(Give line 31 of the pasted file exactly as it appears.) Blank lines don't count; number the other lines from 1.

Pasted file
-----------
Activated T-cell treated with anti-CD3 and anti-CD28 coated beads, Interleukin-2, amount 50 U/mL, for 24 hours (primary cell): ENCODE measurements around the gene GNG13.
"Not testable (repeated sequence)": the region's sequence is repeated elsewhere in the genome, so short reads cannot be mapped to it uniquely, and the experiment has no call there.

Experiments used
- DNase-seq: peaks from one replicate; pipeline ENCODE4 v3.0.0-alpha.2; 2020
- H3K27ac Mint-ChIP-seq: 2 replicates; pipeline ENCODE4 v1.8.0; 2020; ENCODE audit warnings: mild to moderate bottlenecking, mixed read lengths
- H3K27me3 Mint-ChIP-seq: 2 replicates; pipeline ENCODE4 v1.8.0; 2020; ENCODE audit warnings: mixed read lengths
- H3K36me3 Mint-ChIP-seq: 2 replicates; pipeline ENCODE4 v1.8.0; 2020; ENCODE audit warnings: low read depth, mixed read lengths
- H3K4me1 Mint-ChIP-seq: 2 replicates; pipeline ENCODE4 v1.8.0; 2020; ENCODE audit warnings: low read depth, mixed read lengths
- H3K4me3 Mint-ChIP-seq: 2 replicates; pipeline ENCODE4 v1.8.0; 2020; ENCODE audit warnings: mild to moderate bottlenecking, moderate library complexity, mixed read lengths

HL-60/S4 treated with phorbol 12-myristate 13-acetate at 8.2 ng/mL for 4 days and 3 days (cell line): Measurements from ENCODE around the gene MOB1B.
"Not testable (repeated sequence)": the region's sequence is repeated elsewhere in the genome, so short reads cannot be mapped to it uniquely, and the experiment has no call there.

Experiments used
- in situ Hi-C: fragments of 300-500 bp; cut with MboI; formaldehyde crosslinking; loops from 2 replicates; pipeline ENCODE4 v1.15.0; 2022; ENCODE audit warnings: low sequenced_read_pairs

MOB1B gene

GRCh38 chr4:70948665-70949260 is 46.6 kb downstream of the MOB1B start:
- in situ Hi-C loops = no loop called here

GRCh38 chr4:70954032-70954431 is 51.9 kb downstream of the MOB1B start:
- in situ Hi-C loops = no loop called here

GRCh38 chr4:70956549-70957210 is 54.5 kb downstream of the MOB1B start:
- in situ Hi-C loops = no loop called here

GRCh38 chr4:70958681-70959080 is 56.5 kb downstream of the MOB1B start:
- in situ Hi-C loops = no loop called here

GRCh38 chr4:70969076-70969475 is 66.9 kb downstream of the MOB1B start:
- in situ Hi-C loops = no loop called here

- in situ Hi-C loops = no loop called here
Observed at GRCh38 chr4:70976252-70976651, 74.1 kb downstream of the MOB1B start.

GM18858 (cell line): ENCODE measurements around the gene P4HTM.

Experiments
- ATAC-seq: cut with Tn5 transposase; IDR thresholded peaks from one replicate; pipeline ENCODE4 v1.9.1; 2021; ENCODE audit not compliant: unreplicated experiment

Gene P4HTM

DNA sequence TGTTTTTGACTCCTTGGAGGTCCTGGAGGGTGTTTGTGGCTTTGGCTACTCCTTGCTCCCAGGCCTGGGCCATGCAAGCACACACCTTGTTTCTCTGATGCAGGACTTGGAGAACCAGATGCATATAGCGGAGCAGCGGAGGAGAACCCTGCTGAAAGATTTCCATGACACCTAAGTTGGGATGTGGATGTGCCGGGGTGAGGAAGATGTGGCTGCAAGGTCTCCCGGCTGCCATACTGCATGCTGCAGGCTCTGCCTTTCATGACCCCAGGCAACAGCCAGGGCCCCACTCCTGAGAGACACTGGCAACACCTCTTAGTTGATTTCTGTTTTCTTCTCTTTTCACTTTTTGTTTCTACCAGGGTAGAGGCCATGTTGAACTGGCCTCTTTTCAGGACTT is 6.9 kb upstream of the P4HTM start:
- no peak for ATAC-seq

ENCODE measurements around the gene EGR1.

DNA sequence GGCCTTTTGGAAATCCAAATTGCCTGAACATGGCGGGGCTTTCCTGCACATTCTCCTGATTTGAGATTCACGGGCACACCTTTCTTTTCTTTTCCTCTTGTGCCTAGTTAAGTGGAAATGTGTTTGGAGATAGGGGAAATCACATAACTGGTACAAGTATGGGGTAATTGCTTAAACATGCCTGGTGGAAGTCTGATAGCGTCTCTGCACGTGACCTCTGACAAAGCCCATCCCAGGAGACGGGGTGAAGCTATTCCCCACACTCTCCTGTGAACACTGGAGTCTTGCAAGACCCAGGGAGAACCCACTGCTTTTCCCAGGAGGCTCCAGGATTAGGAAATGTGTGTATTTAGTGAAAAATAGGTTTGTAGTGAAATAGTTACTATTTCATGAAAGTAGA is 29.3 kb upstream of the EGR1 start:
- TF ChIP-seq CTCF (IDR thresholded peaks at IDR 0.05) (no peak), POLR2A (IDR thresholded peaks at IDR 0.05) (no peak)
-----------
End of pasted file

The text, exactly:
DNA sequence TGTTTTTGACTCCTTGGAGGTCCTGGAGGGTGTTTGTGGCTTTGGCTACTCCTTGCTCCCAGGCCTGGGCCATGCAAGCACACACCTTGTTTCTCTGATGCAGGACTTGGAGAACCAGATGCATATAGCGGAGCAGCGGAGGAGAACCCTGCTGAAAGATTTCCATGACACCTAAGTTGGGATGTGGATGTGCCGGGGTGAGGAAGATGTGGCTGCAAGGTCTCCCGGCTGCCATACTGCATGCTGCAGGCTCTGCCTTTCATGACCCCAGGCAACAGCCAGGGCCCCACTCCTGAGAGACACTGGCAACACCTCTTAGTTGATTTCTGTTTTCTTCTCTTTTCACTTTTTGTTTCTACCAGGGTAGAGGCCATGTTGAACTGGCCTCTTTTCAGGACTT is 6.9 kb upstream of the P4HTM start: